Well, you’ve done it. You AND your children have, somehow, against all odds, survived through to these last few days of Lent. Though for a while there, it looked like you might succumb to acute lack of coffee / Netflix / Facebook, you’ve made it. And now you need to figure out how to make Holy Week solemn, meaningful, and memorable for your kids. Without a whole lot of effort or advance planning on your part.
So what exactly does Holy Week look like in a faithful Catholic home? Hah! That’s a trick question. There’s no one way to be Catholic, and there’s no one way to do Holy Week. But I WILL tell you what WE usually do and that I haven’t started any of it yet and that it’s worked for us in the past. If I can do it, you can do it!
And . . . as always, please remember that you do not have to do all these things! I am a big supporter of baby steps when it comes to beginning liturgical living in the home, and doing what works for your family. I’ll include links to some Catholic All Year products, in case that’s helpful. But if you haven’t set aside a budget for Holy Week that’s okay too. When I started doing all this stuff with my family fifteen years ago I put everything we used together myself, mostly using things I had around the house.
Monday of Holy Week
Clean the House Part I: Clean out the toys. This is a great time for a BIG toy purge. We did a our first big playroom toy clean out a few years ago, and it was a HUGE blessing in less mess, less cleaning, less yelling, and more family interaction. I can’t recommend it enough.
We use the first three days of Holy Week to do our biggest house cleaning and stuff purging of the year. People talk about “Spring Cleaning”. That’s too open-ended for me. I need more of a “these are the only three days of the year you could possibly do this and it’s for JESUS” feel to make it happen. You can get a holy week cleaning checklist for free to print at home here.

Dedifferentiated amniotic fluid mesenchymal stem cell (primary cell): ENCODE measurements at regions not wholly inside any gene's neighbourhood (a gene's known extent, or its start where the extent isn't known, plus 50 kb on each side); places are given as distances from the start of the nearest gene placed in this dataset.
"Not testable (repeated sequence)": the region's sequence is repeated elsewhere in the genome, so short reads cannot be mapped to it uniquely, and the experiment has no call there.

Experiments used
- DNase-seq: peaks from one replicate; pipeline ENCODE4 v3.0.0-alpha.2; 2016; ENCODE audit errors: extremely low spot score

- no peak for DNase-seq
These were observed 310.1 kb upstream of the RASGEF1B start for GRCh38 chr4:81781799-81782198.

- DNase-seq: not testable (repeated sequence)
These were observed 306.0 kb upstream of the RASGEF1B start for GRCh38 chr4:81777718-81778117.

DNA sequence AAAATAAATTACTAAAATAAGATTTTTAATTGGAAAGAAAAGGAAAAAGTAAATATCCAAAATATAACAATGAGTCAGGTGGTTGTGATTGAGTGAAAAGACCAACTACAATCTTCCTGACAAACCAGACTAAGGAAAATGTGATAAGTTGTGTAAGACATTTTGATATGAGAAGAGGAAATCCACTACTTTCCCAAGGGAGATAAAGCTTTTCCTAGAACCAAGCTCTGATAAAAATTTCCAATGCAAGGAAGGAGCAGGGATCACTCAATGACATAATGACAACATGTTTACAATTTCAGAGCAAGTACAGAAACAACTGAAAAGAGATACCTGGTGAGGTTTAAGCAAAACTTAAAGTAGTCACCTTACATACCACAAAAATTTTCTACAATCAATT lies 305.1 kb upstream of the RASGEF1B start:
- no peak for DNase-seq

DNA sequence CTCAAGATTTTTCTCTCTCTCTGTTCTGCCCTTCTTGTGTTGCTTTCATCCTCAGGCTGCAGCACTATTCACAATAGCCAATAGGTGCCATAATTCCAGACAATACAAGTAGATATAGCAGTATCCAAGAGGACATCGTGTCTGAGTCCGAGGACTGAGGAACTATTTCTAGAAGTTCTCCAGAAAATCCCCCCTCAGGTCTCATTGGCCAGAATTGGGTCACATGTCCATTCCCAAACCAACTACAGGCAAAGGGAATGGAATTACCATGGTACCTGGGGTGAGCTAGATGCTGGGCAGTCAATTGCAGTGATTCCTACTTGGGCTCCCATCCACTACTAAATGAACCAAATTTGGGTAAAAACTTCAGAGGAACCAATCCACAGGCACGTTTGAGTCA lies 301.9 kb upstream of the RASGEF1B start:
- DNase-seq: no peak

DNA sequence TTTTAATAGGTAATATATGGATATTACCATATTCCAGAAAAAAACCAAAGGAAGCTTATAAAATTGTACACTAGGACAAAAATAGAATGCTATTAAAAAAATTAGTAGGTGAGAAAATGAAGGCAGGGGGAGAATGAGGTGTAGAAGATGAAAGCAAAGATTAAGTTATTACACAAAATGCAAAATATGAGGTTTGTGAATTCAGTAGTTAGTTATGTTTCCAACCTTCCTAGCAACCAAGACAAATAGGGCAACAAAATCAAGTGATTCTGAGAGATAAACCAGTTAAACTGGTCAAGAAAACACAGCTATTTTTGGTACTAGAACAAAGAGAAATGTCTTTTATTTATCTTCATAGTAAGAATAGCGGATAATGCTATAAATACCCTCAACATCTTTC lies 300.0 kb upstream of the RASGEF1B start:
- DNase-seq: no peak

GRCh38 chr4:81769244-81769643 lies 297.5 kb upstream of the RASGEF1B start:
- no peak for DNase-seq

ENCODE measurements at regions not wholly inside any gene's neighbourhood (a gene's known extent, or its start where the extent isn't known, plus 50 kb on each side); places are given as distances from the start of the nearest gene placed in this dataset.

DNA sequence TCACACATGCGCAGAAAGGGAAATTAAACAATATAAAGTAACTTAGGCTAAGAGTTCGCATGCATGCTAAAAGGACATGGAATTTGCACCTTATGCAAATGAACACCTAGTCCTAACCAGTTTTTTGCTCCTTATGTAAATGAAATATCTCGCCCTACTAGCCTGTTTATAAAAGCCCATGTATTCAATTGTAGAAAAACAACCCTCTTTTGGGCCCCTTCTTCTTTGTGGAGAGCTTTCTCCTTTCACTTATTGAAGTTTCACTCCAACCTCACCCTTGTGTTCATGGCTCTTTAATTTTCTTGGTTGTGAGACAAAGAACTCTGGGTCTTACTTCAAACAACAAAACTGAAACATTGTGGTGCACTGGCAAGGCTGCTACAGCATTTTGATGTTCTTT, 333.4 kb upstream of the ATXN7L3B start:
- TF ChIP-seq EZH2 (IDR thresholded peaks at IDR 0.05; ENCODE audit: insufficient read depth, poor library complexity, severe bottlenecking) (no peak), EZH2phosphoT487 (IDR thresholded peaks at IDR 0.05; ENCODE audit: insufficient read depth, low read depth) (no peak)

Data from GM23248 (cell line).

On Monday we clean the living spaces, and specifically clean out toys, desks, and craft supplies. This is a great time for a BIG toy purge. Since I am not naturally a very tidy and organized person, I have found that the BEST thing I can do towards keeping the house clean is to regularly get rid of half of our toys and craft supplies and even books. I just keep the stuff I actually like. It’s revolutionary, I’m telling you. Fewer toys in my house means less mess, less cleaning, less yelling, and more family interaction. I can’t recommend it enough.
I’ll also finish up our Easter baskets. I’m focusing this year on practical, lovely things that won’t fill our house back up with junk. Each child is getting a new pair of shoes, a new swimsuit, a couple religious or outside toys or books, and some candy.
Monday is the day that St. Mary of Bethany anointed Jesus with nard perfume. We have this little Catholic All Year bottle of actual nard perfume, which allows us to smell the same smell that Jesus did on this day. I think that’s SO cool.